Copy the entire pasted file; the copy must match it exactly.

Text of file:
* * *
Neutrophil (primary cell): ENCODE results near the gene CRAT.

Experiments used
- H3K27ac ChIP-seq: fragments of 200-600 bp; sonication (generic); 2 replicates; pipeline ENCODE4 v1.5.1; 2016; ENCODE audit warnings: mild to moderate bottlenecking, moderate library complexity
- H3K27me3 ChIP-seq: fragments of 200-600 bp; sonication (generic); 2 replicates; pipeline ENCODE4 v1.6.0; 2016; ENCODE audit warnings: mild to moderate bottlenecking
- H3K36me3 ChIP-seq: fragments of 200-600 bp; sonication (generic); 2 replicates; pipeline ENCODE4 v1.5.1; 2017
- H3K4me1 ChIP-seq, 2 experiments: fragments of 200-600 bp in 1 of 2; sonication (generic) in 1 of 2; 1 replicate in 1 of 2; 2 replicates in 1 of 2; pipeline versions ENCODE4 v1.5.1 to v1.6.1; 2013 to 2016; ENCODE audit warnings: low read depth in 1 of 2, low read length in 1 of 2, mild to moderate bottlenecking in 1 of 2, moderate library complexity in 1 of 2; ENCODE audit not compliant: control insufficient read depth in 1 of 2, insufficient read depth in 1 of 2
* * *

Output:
Neutrophil (primary cell): ENCODE results near the gene CRAT.

Experiments used
- H3K27ac ChIP-seq: fragments of 200-600 bp; sonication (generic); 2 replicates; pipeline ENCODE4 v1.5.1; 2016; ENCODE audit warnings: mild to moderate bottlenecking, moderate library complexity
- H3K27me3 ChIP-seq: fragments of 200-600 bp; sonication (generic); 2 replicates; pipeline ENCODE4 v1.6.0; 2016; ENCODE audit warnings: mild to moderate bottlenecking
- H3K36me3 ChIP-seq: fragments of 200-600 bp; sonication (generic); 2 replicates; pipeline ENCODE4 v1.5.1; 2017
- H3K4me1 ChIP-seq, 2 experiments: fragments of 200-600 bp in 1 of 2; sonication (generic) in 1 of 2; 1 replicate in 1 of 2; 2 replicates in 1 of 2; pipeline versions ENCODE4 v1.5.1 to v1.6.1; 2013 to 2016; ENCODE audit warnings: low read depth in 1 of 2, low read length in 1 of 2, mild to moderate bottlenecking in 1 of 2, moderate library complexity in 1 of 2; ENCODE audit not compliant: control insufficient read depth in 1 of 2, insufficient read depth in 1 of 2